Pakistani tourism suffers for various reasons, including security concerns, a strict visa regime, poor transport infrastructure, underdeveloped hospitality services and a lack of international openness. Overcoming these barriers will require initiating evidence-based reforms for managing tourism with cross-departmental oversight, private sector-led growth, improved planning of zones for tourism based on forecasted demand, preservation and maintenance of cultural heritage sites and involvement by local communities to develop tourist attractions.

4. Reaping the benefits of the China-Pakistan Economic Corridor (CPEC)

Ahsan Iqbal, Minister of Planning and Development, attended the seminar to discuss how Pakistan can prosper from China’s $46 billion investment in infrasructure and energy known as the China-Pakistan Economic Corridor (CPEC).

Four key pillars of CPEC were identified:

1. Gwadar: The up-and-coming port on Pakistan’s coast along the Arabian Sea through which Chinese goods have already entered has the potential to attract further maritime trade.

2. Energy: $35 billion of the CPEC investment is going into energy. These projects will add 11,000 megwatts (MW) of power to Pakistan’s grid by 2018. To put that in context, Pakistan added about 17,000 MW from 1947 to 2013. Power is also being diversified. Right now, Pakistan relies on a large amount of hydro-electric production, which is unavailable during droughts. CPEC investments in solar, wind and coal, will diversify Pakistan’s energy mix to ensure a reliable supply of power. Iqbal added that the new injection to power supplies will put pressure on the government to address power losses from problems affecting transmission and distribution.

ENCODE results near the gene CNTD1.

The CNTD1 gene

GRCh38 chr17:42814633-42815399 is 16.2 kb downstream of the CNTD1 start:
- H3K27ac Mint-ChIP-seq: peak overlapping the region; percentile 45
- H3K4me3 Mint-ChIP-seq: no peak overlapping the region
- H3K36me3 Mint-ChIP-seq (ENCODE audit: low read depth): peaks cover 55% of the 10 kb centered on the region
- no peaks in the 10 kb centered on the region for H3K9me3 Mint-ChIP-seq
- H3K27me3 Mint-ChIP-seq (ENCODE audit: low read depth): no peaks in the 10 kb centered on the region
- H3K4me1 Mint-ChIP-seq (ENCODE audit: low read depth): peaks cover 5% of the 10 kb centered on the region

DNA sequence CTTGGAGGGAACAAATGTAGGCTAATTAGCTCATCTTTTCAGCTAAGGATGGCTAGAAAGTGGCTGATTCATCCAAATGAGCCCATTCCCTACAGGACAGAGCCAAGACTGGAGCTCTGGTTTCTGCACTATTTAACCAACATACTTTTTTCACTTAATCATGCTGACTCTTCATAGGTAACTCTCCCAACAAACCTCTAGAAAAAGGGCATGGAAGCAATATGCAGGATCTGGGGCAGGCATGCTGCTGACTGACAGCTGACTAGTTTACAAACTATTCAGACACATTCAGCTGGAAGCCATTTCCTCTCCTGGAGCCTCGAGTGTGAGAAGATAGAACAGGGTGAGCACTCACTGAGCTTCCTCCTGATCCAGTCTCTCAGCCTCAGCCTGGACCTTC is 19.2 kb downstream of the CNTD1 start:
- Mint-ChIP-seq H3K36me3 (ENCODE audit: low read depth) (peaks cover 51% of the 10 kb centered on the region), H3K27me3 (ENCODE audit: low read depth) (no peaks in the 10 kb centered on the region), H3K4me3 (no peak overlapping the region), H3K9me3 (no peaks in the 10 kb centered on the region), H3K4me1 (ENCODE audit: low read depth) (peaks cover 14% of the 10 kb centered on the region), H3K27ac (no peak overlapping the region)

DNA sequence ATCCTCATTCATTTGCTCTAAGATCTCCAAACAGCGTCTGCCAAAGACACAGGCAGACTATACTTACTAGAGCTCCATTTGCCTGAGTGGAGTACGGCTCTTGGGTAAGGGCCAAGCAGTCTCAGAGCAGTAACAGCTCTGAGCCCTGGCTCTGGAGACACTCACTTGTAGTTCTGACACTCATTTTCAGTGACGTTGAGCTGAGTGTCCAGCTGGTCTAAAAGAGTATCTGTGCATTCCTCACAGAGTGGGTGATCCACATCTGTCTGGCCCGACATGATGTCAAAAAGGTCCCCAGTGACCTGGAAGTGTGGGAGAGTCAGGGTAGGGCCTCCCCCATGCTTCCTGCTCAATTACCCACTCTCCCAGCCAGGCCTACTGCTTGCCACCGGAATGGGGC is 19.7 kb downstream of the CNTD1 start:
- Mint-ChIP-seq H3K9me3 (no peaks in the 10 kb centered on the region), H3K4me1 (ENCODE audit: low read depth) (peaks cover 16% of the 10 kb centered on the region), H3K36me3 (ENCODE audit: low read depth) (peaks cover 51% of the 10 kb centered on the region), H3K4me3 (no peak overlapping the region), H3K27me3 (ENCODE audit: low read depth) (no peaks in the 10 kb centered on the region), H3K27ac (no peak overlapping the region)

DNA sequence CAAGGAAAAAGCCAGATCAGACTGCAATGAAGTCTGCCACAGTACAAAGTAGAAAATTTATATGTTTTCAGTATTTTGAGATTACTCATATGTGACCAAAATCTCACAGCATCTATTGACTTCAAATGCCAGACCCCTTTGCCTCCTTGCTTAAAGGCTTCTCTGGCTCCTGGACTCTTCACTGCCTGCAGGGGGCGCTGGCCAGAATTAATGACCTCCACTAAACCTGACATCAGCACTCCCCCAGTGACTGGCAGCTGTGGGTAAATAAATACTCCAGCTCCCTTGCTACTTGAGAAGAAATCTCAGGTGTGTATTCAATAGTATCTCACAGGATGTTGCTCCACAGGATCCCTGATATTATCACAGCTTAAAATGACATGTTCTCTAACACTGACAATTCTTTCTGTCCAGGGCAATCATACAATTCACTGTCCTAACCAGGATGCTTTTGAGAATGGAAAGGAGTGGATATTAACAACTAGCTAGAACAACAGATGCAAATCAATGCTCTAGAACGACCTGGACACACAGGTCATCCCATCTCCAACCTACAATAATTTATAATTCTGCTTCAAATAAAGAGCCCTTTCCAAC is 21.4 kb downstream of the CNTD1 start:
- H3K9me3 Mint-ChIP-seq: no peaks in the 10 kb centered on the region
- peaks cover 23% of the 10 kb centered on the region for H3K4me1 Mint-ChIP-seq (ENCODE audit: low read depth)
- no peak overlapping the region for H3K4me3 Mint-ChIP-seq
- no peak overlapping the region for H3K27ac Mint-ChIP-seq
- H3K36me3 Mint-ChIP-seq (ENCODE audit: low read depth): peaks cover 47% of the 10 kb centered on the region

3. Transport infrastructure: Chinese investments may not bebringing new major roads, but is rather building on existing transport networks. Old highways and railways are being upgraded, and missing links, incorporating previously cut-off regions are being added.

4. Industrial cooperation: The most exciting prospect of CPEC, according to Iqbal, is the opportunity to partner with China to enhance production through industrialisation. Chinese firms with excess capacity have shown interest in re-locating industries to Pakistan where labour costs are lower, as well as investing in existing Pakistani firms that stand to benefit from CPEC infrastructure.

Iqbal concluded that these elements will only work if Pakistan ensures that all projects are grounded in scientific planning rather than personal preferences or hearsay. He further stressed that adopting an incremental approach to project implementation to tackle the easy challenges could help build momentum for carrying out more complex projects later.